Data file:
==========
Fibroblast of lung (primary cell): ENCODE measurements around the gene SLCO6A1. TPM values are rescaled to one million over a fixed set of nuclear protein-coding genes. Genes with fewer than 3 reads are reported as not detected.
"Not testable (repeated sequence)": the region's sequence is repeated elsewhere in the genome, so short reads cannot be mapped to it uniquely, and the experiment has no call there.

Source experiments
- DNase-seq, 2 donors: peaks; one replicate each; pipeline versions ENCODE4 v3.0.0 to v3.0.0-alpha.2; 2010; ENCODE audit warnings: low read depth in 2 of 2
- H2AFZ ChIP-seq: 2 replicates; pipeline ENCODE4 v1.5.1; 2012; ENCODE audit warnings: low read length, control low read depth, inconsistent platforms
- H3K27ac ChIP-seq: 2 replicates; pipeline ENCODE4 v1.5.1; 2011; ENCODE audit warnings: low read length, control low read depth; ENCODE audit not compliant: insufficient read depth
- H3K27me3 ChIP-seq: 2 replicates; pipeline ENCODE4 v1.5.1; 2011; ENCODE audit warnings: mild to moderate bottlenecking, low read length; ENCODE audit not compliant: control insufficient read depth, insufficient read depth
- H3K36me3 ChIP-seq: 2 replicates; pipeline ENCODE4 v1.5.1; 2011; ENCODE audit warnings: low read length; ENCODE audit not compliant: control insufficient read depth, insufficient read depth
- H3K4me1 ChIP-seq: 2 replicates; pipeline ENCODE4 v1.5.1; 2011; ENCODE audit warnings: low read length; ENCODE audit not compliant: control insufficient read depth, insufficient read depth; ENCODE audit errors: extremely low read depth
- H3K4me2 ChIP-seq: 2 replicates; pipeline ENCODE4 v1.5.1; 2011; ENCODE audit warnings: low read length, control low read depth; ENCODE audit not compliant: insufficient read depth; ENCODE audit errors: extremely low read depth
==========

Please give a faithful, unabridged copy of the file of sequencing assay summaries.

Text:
Fibroblast of lung (primary cell): ENCODE measurements around the gene SLCO6A1. TPM values are rescaled to one million over a fixed set of nuclear protein-coding genes. Genes with fewer than 3 reads are reported as not detected.
"Not testable (repeated sequence)": the region's sequence is repeated elsewhere in the genome, so short reads cannot be mapped to it uniquely, and the experiment has no call there.

Source experiments
- DNase-seq, 2 donors: peaks; one replicate each; pipeline versions ENCODE4 v3.0.0 to v3.0.0-alpha.2; 2010; ENCODE audit warnings: low read depth in 2 of 2
- H2AFZ ChIP-seq: 2 replicates; pipeline ENCODE4 v1.5.1; 2012; ENCODE audit warnings: low read length, control low read depth, inconsistent platforms
- H3K27ac ChIP-seq: 2 replicates; pipeline ENCODE4 v1.5.1; 2011; ENCODE audit warnings: low read length, control low read depth; ENCODE audit not compliant: insufficient read depth
- H3K27me3 ChIP-seq: 2 replicates; pipeline ENCODE4 v1.5.1; 2011; ENCODE audit warnings: mild to moderate bottlenecking, low read length; ENCODE audit not compliant: control insufficient read depth, insufficient read depth
- H3K36me3 ChIP-seq: 2 replicates; pipeline ENCODE4 v1.5.1; 2011; ENCODE audit warnings: low read length; ENCODE audit not compliant: control insufficient read depth, insufficient read depth
- H3K4me1 ChIP-seq: 2 replicates; pipeline ENCODE4 v1.5.1; 2011; ENCODE audit warnings: low read length; ENCODE audit not compliant: control insufficient read depth, insufficient read depth; ENCODE audit errors: extremely low read depth
- H3K4me2 ChIP-seq: 2 replicates; pipeline ENCODE4 v1.5.1; 2011; ENCODE audit warnings: low read length, control low read depth; ENCODE audit not compliant: insufficient read depth; ENCODE audit errors: extremely low read depth